Infographics are one of my favorite online media. They coordinate research data and best practices into a kind of super chart, usually of the pretty sort that can be printed and tacked to your wall. They’re super “sticky” web content in that people love to share and link to them. This post gathers a handful of important infographics photographers will love, with commentary on each. Below you’ll find cool data about photography, SEO, social media, and web design.
Interesting to see the evolution of digital imagery from CDs, to email, then memory cards, and now social media and apps. It’s easy to see from this infographic why photographers increase by the thousands each year – photo sharing became simple! Cool to see what year various photo services launched, like Shutterfly was the first in the late 1990s and Flickr launched in 2004 (same as Facebook).
What do you think is the most shared food and meal? Find out in this infographic. People are sharing food photos like crazy. Mostly they’re showing a homemade recipe or what they just ate. Take notice how few are food photos named well (search friendly) or branded well. Perhaps this is an opportunity for photographers advance their branding or marketing – through our sweet tooth.
Weddings are a $48 billion a year industry. Makes me want to be a wedding photographer right about now. According to this infographic, brides spend 8.8% of their wedding budget on photography. You can tell them that so they’re less likely to complain about your prices! See great facts about average wedding costs and how those are divided among industries from jewelry to flowers.
Google’s Panda update in 2011 focused search algorithms on quality content, including freshness and social media factors. Great content will attract, keep, and convert visitors to your photography services. Potential clients don’t just care about your latest project blog post, they want ideas, how-to-guides, and photo tips. Write about things clients will find interesting, and your SEO and social will flourish.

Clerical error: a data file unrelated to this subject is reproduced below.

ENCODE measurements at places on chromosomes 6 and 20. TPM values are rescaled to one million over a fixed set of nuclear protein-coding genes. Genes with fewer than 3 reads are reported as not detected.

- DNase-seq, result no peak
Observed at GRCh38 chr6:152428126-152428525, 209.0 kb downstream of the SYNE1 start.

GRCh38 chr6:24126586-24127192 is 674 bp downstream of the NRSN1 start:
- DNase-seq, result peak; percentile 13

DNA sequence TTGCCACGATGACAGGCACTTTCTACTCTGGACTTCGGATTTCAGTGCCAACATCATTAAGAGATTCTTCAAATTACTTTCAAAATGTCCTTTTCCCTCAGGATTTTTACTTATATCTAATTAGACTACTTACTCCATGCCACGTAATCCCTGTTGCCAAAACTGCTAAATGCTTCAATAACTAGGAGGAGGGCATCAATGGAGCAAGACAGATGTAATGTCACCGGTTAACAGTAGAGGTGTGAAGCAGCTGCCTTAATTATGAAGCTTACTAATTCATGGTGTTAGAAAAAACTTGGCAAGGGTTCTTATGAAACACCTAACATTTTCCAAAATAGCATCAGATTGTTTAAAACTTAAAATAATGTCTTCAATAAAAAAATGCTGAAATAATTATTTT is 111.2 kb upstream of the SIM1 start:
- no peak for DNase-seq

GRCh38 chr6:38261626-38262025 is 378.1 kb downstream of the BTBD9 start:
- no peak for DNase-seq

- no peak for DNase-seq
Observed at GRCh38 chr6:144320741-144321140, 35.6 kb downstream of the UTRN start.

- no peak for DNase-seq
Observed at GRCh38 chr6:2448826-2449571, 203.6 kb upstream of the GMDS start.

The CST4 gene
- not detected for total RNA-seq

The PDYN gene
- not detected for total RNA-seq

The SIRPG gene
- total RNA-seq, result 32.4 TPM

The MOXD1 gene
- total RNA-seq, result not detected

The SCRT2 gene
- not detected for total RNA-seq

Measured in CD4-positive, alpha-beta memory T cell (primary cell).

This infographic reminds us that site structure is the foundation of search engine optimization including keyword-rich URLs and links to your own pages. The next layer of SEO is about great content with descriptive titles, images (alternate text) and pages. The tipping point in a good search rank comes from links to your site, and community building through social networks.
My favorite infographic of all time, this data chart shows 22 factors that influence a successful search rank, plus 8 more that have negative impact. Notice how the SEO factors are broken up into categories like Content, Architecture, Links, Social, and Trust. The most successful photographers will focus on quality content and attract lots of links, but it takes more than 20 areas of improvement for perfect SEO.
By 2015, 30% of all searches will have local intent. The rapid growth is mostly powered by mobile usage, and I’m reminded by this data chart the importance of a mobile presence in addition to the local presence. I was not surprised to see that 37% of people claimed to give more attention to businesses with images. Are you showing images in Google AdWords or Google Places? Visit this infographic for 9 local search tactics.
Paid search is larger than radio, billboard, or movie advertising at $34 billion annually. It’s quickly approaching TV spending. See how Google compares to Bing (no surprises there – Google is king). Paid search is a highly visible, cost effective advertising channel. If you’re already using Google AdWords (or plan to), make sure to read my optimization strategies for photography search campaigns.
Social Media Infographics